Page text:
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I am trying to build a network graph (like a network for brain) to display millions of nodes. I would like to know to what extent I can push the d3 js to in terms of adding more network nodes on one graph?

Like for example, http://linkedjazz.org/network/ and http://fatiherikli.github.io/programming-language-network/#foundation:Cappuccino

I am not that familiar with d3.js (though I am a JS dev), I just want to know if d3.js is the right tool to build a massive network visualization (one million nodes +) before I start looking at some other tools.

My requirements are simply: build a interactive web based network visualization that can scale

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Doing a little searching myself, I found the following D3 Performance Test.

Be Careful, I locked up a few of my browser tabs trying to push this to the limit.

Some further searching led me to a possible solution where you can pre-render the d3.js charts server side, but I'm not sure this will help depending on your level of interaction desired.

That can be found here.

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"Scaling" is not really an abstract question, it's all about how much you want to do and what kind of hardware you have available. You've defined one variable: "millions of nodes". So, the next question is what kind of hardware will this run on? If the answer is "anything that hits my website", the answer is "no, it will not scale". Not with d3 and probably not with anything. Low cost smartphones will not handle millions of nodes. If the answer is "high end workstations" the answer is "maybe".

The only way to know for sure is to take the lowest-end hardware profile you plan to support and test it. Can you guarantee users have access to a 64GB 16 core workstation? An 8GB 2 core laptop? Whatever it is, load up a page with whatever the maximum number of nodes is and sketch in something to simulate the demands of the type of interaction you want and see if it works.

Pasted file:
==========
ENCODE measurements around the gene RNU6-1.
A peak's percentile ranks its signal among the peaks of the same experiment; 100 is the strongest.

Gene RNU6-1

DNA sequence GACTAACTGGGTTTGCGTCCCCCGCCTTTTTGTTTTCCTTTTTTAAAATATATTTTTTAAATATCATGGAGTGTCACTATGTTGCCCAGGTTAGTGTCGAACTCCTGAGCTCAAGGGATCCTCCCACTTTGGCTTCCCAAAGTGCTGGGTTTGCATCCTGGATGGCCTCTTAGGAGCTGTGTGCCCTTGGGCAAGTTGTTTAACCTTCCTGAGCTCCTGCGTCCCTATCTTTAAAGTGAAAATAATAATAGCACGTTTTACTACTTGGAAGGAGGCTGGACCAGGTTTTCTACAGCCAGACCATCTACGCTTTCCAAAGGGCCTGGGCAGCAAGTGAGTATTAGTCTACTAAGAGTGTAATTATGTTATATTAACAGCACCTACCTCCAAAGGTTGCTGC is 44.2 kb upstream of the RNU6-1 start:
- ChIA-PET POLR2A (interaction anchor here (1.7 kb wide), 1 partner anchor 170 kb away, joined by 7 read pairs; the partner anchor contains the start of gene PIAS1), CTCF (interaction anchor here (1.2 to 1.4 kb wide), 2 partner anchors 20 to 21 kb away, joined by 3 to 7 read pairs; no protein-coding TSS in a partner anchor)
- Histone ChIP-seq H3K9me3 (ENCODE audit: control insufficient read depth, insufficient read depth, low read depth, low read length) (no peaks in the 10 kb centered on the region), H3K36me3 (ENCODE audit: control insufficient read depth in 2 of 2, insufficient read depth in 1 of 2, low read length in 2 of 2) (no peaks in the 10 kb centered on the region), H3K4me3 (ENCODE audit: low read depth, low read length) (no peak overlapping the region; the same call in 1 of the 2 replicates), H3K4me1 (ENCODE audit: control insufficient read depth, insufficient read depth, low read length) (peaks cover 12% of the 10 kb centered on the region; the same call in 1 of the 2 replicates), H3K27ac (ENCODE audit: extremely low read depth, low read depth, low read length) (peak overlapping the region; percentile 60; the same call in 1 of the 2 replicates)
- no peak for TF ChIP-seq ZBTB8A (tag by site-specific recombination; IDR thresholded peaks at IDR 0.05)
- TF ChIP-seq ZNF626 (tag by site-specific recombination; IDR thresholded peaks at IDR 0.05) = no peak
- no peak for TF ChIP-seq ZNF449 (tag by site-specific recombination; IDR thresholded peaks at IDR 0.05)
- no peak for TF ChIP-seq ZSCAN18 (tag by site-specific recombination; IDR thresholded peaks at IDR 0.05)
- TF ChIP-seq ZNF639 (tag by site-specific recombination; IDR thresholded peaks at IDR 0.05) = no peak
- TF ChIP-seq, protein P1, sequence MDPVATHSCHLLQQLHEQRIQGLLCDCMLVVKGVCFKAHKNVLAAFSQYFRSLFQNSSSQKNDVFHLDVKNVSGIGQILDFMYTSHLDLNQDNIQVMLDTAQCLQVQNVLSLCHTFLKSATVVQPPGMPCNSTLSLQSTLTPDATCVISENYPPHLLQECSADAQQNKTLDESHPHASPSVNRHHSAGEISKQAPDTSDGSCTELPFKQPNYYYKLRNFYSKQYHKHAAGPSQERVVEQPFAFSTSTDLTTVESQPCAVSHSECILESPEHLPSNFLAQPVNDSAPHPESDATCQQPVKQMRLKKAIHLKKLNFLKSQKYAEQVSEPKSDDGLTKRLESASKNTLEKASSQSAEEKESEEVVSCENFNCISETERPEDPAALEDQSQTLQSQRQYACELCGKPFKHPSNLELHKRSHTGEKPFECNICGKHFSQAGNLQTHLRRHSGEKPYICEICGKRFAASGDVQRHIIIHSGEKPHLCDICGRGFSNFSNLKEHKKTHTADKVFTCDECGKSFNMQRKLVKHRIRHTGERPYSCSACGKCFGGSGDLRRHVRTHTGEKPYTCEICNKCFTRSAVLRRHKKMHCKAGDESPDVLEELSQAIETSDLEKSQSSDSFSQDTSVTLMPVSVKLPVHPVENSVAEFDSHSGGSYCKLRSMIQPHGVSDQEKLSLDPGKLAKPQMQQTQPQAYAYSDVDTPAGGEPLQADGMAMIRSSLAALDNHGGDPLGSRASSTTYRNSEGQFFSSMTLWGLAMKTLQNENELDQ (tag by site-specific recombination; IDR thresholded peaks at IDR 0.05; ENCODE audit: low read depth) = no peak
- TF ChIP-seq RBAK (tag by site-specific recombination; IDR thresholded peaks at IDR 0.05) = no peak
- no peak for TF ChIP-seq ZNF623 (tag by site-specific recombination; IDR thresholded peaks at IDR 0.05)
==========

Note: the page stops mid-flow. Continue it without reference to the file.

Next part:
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How much d3 scales is very dependent on how you go about using it.

If you use d3 to render lots of svg elements, browsers will start to have performance issues in the upper thousands of elements. You can render up to about 100k elements before the browser crashes, but at that point user interaction is basically useless.

It is possible, however, to render lots and lots of lines or circles with a canvas. In canvas, everything is rendered in a single image file. Rather than creating a new element for each node or line, you draw a line in the image file for it. The downside of this is that animation is a bit more difficult, since you can't move elements in a canvas, only draw on top of a canvas or redraw the whole thing. This isn't impossible, but would be computationally expensive with a million nodes.

Since canvas doesn't have nodes, if you want to use the enter/exit/update paradigm with it, you have to put placeholder elements in the DOM. Here's a good example of how to do that: DOM-to-canvas with D3.

Since the memory costs of canvas don't scale with the number of nodes, it makes for a very scalable solution for large visualizations, but workarounds are required to get it to be interactive.

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